Armchair Builder

Is Your Home Wiring Safe?

Safe Home Wiring

November 12, 2013

One of the big benefits of building a new home is that everything will be installed to meet the latest advances in the building code.  But some of you might not be ready to build your dream home just yet.  In the mean time, how do you know if your current electrical system is safe for your family?  According to the U.S. Fire Administration, home electrical problems account for 26,100 fires each year equating to $1 billion in property losses.  So it’s extremely important that homeowners update and maintain their home wiring to keep their family and home safe.

Home Wiring Red Flags

What types of things should you look for to identify potentially dangerous conditions?  Below are the more obvious warning signs that a problem exists with your home wiring.

  • Reoccurring tripped circuit breakers or blown fuses
  • Burning smell coming from wiring or appliances
  • Tingling feeling when you touch an outlet or appliance
  • Flickering lights
  • Sparks from an outlet
  • Warm or Discolored electrical outlets
  • Moisture damage leading to electrical system degradation
  • Outdated wiring or newer wiring with damaged wire insulation
  • Cracked or broken wall outlets

For more details on identifying potential fire hazards in the electrical system in your home, check out the U.S. Fire Administration website.

Electrical Code Changes

A couple of the more recent changes to the electrical code make our new home wiring considerably safer.  Although they add some cost to a new home build, the additional benefits more than compensate for the budget increase.  Your existing home typically isn’t required to meet these new code requirements unless you take on a remodeling project.  However, you may still want to consider adding these to decrease the likelihood of fire or electric shock in your current home.  Here are two of the biggest changes to the national electrical code in the past six years…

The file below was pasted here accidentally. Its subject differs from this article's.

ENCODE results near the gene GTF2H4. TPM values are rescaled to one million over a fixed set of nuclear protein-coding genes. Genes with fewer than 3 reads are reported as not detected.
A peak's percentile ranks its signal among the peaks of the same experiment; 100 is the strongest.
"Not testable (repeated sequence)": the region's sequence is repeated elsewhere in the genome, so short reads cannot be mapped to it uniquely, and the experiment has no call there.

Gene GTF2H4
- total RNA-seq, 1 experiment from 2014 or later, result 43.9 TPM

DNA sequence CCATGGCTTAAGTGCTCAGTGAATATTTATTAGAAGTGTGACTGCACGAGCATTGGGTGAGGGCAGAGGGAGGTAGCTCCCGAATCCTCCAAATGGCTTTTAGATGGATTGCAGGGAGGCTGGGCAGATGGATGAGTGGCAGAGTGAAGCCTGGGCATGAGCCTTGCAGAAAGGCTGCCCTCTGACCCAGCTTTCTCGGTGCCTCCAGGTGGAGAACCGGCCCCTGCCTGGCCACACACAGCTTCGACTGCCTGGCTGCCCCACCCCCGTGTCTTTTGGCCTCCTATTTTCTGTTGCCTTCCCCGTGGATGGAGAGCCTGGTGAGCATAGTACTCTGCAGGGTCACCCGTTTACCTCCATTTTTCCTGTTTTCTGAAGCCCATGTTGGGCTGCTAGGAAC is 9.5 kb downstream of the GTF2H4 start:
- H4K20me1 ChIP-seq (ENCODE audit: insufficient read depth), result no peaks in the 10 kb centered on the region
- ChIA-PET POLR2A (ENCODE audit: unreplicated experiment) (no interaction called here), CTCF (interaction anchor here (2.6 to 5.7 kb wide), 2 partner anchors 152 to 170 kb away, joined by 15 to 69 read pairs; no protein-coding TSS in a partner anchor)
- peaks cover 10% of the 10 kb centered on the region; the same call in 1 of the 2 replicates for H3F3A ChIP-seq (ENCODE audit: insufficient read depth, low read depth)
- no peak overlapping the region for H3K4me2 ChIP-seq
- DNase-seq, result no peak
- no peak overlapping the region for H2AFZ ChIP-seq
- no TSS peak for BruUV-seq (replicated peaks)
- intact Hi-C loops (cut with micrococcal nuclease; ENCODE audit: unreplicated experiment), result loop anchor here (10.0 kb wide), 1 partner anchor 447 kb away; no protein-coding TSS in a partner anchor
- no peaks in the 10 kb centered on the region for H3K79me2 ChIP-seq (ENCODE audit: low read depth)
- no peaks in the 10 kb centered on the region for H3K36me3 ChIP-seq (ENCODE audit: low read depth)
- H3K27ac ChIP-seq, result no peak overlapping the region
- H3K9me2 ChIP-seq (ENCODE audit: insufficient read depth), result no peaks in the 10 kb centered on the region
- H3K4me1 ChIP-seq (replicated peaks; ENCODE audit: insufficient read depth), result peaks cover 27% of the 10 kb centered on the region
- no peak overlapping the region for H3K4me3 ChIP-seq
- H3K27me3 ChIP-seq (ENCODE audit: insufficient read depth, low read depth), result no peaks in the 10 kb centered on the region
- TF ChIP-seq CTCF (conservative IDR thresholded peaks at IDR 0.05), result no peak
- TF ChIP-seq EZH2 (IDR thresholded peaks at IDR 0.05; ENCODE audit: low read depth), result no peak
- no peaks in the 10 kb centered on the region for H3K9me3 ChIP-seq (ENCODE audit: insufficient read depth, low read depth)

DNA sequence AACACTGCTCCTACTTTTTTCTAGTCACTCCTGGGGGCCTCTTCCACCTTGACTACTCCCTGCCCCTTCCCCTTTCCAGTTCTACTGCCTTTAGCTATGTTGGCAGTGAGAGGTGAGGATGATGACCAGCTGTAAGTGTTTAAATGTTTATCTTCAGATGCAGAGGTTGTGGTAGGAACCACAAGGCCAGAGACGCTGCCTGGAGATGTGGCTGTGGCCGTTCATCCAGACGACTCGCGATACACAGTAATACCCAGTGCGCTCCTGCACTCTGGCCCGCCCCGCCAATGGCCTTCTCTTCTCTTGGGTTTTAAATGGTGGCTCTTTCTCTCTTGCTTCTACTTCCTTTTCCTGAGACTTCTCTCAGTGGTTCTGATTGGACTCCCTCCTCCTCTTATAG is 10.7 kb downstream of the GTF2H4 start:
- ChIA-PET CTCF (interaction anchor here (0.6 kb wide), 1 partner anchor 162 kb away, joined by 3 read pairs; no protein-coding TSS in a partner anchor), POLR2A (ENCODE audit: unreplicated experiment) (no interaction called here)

1. GFCI – Ground fault circuit interruptors are used where a water source is in close proximity to electrical.  This would include bathrooms, kitchens, sinks, garages, basement, exterior outlets…etc.  Basically, the GFCI quickly shuts off the flow of electricity in a circuit when it senses any loss of current.  This helps prevent electrical shock or electrocution.  These GFCI’s can be installed in the outlets themselves or within the main service panel.  In some cases, one GFCI protects multiple outlets on a given circuit so if you don’t see one at the outlet, check to see if another GFCI is protecting that outlet.  For example, in some cases builders use one GFCI to protect multiple bathrooms.  So if an outlet is not working, you may need to check the other bathrooms to reset the GFCI.
  2. AFCI – Arc fault circuit interruptors protect against an electrical arc.  An arc is a problem created by overheated, damaged, or stressed electrical wiring.  Much like the ground fault circuit interruptor, the AFCI quickly shuts down the circuit if a problem is detected.  These are currently installed in bedrooms, dining rooms, dens, closets, hallways, libraries, and family/living rooms…etc.
Ground Fault Circuit Interuptor



Many people are intimidated by home wiring and prefer to leave the maintenance, installation and repair to the professionals.  If so, you may want to contact a licensed, local electrician to review your existing home wiring to look for any possible unsafe conditions.

If you want to completely upgrade to a new home along with the wiring, be sure to check out our new e-book, Building a Home:  A Step by Step Guide.  We break down a complicated process into the steps needed to get the job done right.

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